We know that going to a conference can be intimidating. Why should you go? What are they for? What do you do there? In this guide to getting your head around conferences, we hope to answer these questions and provide tips to help you prepare yourself as best as possible.
Find out more about some of our research in this selection of articles from peer-reviewed journals and other publications including ‘Uniting resilience research and practice with an inequalities approach’ and ‘Evaluating resilience-based programs for schools using a systematic consultative review’.
Claire Stubbs attended the Mental Health First Aid training, which is currently being rolled out to schools in Hastings. She explores how it can work alongside Resilient Therapy to provide an embedded therapeutic approach.
Check out these co-produced resources that have been created as part of the Resilience Revolution taking place in Blackpool.
Researchers and Project Partners: Hannah Macpherson, Angie Hart, Becky Heaver, Sue Winter, Sam Taylor, BoingBoing,Art in Mind, Amaze, The International Centre of Art for Social Change.
Angie Hart, Ceri Davies, Kim Aumann, Etienne Wenger, Kay Aranda, Becky Heaver & David Wolff (2013): Mobilising knowledge in community-university partnerships: whatdoes a community of practice approach contribute?, Contemporary Social Science: Journal of the Academy of Social Sciences, DOI:10.1080/21582041.2013.767470
In the current study, we longitudinally examined a range of protective factors, which are relevant to young people’s resilience, as well as their mental health outcomes at three time points: before they participated in Bounce Forward, at the end of the programme, and 3–5 months later, when they started Year 6.
In the absence of empirical and conceptual considerations of the negotiation of leadership in teams doing community-based research, this article adds to the leadership literature by offering a critical reflection on positioning and collaborative teams in the context of one interdisciplinary, co-productive, cross-generational and international research project.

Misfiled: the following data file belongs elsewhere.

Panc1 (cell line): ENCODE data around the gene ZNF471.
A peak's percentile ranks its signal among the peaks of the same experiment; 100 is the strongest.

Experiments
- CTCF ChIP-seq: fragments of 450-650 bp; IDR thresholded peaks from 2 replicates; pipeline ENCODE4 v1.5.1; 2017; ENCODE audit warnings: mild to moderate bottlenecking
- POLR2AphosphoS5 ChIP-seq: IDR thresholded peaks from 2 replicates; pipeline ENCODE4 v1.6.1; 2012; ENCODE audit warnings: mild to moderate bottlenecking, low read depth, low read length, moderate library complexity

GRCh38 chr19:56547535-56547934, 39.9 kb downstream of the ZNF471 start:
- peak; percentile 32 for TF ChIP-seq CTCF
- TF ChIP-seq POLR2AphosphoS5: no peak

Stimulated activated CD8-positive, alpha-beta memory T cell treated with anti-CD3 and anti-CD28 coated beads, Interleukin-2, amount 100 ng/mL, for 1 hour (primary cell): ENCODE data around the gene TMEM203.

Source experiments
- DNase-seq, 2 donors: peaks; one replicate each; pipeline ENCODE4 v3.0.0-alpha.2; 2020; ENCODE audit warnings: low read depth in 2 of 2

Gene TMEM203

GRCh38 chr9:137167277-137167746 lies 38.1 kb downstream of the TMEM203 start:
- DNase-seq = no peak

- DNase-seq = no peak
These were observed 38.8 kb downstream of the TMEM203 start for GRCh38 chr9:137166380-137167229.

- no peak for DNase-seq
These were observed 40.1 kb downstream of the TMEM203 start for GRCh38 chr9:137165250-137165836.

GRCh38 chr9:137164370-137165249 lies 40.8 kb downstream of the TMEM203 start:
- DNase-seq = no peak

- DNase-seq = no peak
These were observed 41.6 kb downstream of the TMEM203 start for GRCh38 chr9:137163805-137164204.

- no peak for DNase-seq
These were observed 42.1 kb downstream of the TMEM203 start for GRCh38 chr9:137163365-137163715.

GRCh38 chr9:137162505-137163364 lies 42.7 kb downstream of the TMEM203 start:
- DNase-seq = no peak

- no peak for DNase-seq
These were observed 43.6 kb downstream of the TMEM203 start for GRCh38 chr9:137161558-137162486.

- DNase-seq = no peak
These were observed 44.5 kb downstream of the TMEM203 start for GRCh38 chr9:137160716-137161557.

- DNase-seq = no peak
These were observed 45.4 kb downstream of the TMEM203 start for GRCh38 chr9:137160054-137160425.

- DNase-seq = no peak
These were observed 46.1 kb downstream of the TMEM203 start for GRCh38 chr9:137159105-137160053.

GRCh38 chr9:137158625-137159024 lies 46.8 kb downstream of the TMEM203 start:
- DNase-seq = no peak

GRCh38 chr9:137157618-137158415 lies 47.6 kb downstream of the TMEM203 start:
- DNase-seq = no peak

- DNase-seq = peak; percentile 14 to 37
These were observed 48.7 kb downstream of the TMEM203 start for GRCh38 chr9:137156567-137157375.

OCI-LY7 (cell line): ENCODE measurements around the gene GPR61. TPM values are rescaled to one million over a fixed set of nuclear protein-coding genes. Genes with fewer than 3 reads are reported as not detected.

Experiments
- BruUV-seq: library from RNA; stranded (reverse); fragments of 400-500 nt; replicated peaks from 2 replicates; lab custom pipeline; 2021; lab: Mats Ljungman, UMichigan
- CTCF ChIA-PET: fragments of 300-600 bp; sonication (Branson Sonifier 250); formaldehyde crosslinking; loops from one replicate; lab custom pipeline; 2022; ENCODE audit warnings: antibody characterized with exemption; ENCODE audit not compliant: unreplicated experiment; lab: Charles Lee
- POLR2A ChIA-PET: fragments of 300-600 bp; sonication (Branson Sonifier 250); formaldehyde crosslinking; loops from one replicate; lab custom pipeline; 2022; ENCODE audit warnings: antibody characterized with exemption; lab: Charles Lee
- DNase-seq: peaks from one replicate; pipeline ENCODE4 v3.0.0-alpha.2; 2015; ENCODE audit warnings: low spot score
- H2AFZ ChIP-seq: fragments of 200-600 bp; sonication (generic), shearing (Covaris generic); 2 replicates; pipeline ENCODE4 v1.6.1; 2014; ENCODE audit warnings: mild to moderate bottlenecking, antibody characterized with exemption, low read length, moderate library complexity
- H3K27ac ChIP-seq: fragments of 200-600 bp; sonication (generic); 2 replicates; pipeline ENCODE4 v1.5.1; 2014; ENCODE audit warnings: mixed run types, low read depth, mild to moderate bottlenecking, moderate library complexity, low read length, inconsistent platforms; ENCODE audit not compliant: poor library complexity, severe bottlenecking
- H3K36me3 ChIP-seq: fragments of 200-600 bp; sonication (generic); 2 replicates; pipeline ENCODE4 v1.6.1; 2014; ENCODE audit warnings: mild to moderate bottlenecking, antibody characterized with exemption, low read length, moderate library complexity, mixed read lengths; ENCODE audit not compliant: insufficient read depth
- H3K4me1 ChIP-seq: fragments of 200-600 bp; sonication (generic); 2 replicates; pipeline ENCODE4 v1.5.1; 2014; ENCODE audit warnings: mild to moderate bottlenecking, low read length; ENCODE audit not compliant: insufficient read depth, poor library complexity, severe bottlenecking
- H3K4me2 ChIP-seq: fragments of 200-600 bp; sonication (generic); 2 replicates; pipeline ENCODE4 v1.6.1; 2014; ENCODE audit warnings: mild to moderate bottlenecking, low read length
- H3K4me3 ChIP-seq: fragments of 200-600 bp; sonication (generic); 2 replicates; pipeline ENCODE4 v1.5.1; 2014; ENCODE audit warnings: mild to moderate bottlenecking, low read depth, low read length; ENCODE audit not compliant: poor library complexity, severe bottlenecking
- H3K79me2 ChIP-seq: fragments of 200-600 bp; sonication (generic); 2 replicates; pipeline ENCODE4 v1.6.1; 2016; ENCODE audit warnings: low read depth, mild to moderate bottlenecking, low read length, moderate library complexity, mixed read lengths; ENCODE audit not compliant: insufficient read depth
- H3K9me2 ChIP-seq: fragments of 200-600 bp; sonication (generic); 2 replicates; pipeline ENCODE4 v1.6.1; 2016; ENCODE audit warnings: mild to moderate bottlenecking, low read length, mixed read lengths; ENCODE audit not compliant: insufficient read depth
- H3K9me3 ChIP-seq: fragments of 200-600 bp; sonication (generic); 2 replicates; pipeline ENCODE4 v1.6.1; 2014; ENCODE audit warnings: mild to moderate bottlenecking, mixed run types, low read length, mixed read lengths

These issues have been identified as central to this project: * The general failure to implement existing drought policy in South Africa * The absence of youth in developing and implementing policy * The worsening effects of climate change and drought * Weak government and community responses to drought
This article offers an overview of Resilient Therapy (RT) and outlines a case study of how it can be used in practice. RT draws on the resilience research base, and has been designed to meet the needs of children in crisis by providing insights and analytical tools that help carers and practitioners build relationships of trust in the hardest of circumstances.
Within the United Kingdom, 75% of young men aged 18–25 will reoffend within two years of being released from prison, yet we still do not know enough about how underlying protective mechanisms contribute to positive outcomes for those who have engaged in antisocial behaviour. This study explored the mechanisms that support young men’s resilience to reoffending.
Aim. The aim of this paper is to present a model, the ‘Effect of the Professional Ego’, which provides a psychodynamically informed analytical framework for examining professional practice in arenas where issues of inequalities need to be addressed.
Inequalities in health care provision: the relationship between contemporary policy and contemporary practice
The project Addressing Inequalities in Health: new directions in midwifery education and practice (Hart et al. 2001) was commissioned by the English National Board for Nursing, Midwifery and Health Visiting (ENB). Here, we draw on those research findings to consider current midwifery policy and practice in England.